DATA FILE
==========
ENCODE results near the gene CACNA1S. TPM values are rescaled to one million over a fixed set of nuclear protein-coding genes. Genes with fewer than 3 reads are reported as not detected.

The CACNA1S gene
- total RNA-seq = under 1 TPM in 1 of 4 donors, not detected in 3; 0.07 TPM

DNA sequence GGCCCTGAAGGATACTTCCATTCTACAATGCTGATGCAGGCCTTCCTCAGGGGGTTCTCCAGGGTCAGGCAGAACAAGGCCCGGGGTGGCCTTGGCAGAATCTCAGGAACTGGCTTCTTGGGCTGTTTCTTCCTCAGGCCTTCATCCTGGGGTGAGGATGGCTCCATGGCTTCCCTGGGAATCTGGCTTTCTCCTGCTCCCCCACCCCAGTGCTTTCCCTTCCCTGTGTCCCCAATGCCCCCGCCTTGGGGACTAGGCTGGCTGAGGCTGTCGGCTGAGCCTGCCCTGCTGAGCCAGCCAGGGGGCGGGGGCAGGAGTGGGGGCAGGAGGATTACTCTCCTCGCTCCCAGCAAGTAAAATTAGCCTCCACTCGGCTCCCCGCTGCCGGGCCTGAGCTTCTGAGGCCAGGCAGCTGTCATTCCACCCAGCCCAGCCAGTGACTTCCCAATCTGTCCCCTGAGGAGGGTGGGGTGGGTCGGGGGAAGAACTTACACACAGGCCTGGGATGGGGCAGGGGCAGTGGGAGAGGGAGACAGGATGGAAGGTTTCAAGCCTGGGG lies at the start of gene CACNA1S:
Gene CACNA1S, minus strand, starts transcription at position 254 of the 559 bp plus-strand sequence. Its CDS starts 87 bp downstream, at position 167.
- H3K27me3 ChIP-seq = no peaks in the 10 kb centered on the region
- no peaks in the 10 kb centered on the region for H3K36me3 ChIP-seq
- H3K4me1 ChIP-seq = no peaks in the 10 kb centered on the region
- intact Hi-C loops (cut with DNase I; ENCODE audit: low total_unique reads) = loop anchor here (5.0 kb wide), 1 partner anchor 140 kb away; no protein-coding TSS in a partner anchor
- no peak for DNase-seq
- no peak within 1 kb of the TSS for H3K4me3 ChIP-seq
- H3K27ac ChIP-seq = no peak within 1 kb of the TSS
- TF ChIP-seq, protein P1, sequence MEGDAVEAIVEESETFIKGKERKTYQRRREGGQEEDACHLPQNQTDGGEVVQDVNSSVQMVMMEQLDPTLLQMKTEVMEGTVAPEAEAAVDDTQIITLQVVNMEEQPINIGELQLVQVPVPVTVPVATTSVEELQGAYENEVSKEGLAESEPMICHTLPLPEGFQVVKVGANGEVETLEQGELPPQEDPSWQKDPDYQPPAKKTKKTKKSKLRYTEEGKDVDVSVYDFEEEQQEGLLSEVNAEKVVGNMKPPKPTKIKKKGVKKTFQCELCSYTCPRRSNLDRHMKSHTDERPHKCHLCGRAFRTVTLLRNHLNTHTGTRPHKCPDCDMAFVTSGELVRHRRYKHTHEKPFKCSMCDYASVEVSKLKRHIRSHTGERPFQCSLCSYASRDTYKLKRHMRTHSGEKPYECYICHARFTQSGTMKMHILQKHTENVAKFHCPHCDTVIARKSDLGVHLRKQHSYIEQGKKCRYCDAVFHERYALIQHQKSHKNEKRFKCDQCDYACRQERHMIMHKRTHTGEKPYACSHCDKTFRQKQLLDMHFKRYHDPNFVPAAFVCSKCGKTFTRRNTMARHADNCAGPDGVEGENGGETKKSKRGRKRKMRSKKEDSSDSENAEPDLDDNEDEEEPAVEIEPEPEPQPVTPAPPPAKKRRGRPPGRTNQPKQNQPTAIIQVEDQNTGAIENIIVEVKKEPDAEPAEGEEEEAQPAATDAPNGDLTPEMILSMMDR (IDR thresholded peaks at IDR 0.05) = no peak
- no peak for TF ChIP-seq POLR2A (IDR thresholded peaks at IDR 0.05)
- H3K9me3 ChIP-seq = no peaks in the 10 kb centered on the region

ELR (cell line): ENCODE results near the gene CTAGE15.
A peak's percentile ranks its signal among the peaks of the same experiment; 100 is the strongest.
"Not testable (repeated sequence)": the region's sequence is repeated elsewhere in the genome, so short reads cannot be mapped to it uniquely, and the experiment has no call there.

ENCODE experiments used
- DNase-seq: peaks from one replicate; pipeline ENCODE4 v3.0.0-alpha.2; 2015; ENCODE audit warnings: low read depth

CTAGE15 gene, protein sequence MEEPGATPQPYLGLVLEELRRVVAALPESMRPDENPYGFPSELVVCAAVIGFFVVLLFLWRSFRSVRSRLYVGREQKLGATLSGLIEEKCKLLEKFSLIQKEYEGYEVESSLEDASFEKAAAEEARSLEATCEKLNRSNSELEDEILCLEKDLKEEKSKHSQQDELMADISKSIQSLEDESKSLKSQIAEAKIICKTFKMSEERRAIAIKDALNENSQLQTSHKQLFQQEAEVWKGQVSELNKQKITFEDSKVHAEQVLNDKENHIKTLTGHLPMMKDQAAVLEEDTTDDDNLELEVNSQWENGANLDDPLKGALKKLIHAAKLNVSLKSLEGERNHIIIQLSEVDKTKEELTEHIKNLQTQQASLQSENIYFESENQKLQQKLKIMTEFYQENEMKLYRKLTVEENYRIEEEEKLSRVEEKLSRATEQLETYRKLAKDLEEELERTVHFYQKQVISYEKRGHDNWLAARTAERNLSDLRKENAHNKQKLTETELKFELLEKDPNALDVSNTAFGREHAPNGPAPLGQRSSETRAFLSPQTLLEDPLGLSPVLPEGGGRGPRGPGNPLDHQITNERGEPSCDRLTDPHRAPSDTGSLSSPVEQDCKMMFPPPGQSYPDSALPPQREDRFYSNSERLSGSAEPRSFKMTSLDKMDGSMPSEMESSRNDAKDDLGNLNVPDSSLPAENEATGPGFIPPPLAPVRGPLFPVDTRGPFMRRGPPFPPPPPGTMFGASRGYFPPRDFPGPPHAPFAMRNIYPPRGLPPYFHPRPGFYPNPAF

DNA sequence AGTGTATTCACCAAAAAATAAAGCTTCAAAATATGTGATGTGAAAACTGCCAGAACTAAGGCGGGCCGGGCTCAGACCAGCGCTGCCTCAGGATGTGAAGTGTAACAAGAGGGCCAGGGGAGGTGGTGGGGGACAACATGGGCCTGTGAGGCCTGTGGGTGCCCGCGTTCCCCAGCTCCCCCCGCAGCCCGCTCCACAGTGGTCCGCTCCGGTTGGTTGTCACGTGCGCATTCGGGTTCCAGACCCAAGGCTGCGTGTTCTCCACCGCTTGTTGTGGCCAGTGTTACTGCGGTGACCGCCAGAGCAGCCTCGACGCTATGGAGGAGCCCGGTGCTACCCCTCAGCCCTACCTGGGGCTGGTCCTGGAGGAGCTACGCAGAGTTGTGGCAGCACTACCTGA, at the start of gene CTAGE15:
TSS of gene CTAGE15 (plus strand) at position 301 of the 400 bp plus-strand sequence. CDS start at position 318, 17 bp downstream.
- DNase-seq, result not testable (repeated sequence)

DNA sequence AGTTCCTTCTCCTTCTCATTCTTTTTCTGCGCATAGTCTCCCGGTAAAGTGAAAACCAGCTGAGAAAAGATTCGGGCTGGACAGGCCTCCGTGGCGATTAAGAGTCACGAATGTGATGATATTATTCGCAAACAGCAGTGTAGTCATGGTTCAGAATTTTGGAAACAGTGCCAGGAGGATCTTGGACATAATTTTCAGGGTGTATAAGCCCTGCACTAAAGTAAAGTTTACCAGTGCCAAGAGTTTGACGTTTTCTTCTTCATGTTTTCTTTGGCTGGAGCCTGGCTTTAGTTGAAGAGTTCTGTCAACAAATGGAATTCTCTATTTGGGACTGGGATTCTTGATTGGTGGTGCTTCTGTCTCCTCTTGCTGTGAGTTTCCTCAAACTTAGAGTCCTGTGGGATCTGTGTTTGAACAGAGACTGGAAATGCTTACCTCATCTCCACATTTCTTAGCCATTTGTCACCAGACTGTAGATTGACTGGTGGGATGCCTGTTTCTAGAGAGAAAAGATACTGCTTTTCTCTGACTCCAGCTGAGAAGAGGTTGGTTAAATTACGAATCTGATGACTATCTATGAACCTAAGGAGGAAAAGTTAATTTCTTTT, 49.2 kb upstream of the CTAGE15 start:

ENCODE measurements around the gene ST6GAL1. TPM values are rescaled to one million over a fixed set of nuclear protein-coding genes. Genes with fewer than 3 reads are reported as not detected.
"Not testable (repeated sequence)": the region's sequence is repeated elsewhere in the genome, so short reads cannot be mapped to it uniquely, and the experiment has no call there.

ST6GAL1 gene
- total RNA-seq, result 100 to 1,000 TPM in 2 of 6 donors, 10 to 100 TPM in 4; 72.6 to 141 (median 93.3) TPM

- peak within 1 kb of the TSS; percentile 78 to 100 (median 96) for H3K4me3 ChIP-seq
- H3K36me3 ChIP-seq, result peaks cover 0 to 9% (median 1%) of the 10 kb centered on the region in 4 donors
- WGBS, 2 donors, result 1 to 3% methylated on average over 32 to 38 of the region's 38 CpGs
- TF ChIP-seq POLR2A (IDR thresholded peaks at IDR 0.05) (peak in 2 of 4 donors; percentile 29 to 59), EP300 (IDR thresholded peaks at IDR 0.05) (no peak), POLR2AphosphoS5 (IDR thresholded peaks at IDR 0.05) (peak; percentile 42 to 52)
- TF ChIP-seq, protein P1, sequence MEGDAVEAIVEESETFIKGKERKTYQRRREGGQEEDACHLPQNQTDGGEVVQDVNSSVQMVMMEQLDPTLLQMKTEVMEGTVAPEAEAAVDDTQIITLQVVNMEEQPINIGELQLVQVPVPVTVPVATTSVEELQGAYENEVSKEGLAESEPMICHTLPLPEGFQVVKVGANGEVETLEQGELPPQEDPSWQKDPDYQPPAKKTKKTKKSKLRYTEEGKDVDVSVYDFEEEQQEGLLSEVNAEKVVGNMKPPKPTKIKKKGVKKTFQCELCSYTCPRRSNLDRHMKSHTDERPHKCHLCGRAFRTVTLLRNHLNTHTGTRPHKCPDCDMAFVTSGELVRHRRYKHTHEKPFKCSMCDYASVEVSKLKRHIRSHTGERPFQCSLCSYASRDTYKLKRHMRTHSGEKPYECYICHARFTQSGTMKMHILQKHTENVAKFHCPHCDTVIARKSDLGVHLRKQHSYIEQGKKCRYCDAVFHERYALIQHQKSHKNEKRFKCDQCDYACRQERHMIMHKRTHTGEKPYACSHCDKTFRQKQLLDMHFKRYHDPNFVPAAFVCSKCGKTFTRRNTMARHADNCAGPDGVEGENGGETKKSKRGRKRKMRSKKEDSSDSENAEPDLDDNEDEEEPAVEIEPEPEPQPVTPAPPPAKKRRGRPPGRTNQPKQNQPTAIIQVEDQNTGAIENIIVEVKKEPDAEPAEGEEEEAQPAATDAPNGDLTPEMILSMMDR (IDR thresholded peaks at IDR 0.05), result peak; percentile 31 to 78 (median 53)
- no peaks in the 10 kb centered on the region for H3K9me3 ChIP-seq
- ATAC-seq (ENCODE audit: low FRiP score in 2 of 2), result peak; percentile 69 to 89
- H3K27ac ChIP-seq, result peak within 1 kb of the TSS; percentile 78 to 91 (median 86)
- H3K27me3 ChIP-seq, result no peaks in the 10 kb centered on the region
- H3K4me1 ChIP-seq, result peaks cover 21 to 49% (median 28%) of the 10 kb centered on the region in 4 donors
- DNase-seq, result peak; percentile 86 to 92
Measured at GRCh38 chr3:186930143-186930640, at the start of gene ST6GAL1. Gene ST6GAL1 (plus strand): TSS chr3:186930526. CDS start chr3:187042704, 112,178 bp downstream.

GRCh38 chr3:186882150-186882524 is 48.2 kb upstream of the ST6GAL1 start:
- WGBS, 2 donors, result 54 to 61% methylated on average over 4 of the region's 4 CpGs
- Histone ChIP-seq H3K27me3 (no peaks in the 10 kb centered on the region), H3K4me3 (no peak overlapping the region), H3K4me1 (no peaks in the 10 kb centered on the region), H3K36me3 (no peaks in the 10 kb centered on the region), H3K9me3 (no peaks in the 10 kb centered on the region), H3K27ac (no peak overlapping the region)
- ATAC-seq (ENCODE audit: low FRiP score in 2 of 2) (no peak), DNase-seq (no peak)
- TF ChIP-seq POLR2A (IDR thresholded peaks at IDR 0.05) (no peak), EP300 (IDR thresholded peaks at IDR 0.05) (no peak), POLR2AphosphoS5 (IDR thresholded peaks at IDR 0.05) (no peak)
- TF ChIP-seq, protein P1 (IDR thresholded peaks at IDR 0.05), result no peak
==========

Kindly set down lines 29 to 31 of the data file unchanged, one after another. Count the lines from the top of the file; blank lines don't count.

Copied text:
- total RNA-seq, result 100 to 1,000 TPM in 2 of 6 donors, 10 to 100 TPM in 4; 72.6 to 141 (median 93.3) TPM

- peak within 1 kb of the TSS; percentile 78 to 100 (median 96) for H3K4me3 ChIP-seq
- H3K36me3 ChIP-seq, result peaks cover 0 to 9% (median 1%) of the 10 kb centered on the region in 4 donors